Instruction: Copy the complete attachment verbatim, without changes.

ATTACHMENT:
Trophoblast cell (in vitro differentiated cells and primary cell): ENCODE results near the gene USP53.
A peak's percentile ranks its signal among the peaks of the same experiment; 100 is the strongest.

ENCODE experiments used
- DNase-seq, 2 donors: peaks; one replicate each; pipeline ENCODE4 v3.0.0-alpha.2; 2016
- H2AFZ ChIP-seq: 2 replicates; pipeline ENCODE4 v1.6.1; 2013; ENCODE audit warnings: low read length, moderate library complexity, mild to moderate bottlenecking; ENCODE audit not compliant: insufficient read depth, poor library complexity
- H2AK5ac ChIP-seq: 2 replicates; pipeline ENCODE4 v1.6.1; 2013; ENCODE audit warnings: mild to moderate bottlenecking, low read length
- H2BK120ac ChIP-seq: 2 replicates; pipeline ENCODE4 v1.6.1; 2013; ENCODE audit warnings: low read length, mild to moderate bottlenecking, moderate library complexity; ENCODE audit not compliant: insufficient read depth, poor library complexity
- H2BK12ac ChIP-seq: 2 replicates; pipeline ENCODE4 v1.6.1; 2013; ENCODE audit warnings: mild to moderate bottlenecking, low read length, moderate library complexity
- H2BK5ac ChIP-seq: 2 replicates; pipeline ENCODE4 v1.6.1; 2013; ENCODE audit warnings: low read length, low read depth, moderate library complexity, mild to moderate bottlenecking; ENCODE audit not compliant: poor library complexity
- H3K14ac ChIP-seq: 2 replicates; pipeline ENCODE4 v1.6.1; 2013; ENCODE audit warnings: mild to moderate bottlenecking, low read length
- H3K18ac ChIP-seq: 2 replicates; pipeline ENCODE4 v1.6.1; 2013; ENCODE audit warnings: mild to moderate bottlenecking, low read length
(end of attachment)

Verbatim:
Trophoblast cell (in vitro differentiated cells and primary cell): ENCODE results near the gene USP53.
A peak's percentile ranks its signal among the peaks of the same experiment; 100 is the strongest.

ENCODE experiments used
- DNase-seq, 2 donors: peaks; one replicate each; pipeline ENCODE4 v3.0.0-alpha.2; 2016
- H2AFZ ChIP-seq: 2 replicates; pipeline ENCODE4 v1.6.1; 2013; ENCODE audit warnings: low read length, moderate library complexity, mild to moderate bottlenecking; ENCODE audit not compliant: insufficient read depth, poor library complexity
- H2AK5ac ChIP-seq: 2 replicates; pipeline ENCODE4 v1.6.1; 2013; ENCODE audit warnings: mild to moderate bottlenecking, low read length
- H2BK120ac ChIP-seq: 2 replicates; pipeline ENCODE4 v1.6.1; 2013; ENCODE audit warnings: low read length, mild to moderate bottlenecking, moderate library complexity; ENCODE audit not compliant: insufficient read depth, poor library complexity
- H2BK12ac ChIP-seq: 2 replicates; pipeline ENCODE4 v1.6.1; 2013; ENCODE audit warnings: mild to moderate bottlenecking, low read length, moderate library complexity
- H2BK5ac ChIP-seq: 2 replicates; pipeline ENCODE4 v1.6.1; 2013; ENCODE audit warnings: low read length, low read depth, moderate library complexity, mild to moderate bottlenecking; ENCODE audit not compliant: poor library complexity
- H3K14ac ChIP-seq: 2 replicates; pipeline ENCODE4 v1.6.1; 2013; ENCODE audit warnings: mild to moderate bottlenecking, low read length
- H3K18ac ChIP-seq: 2 replicates; pipeline ENCODE4 v1.6.1; 2013; ENCODE audit warnings: mild to moderate bottlenecking, low read length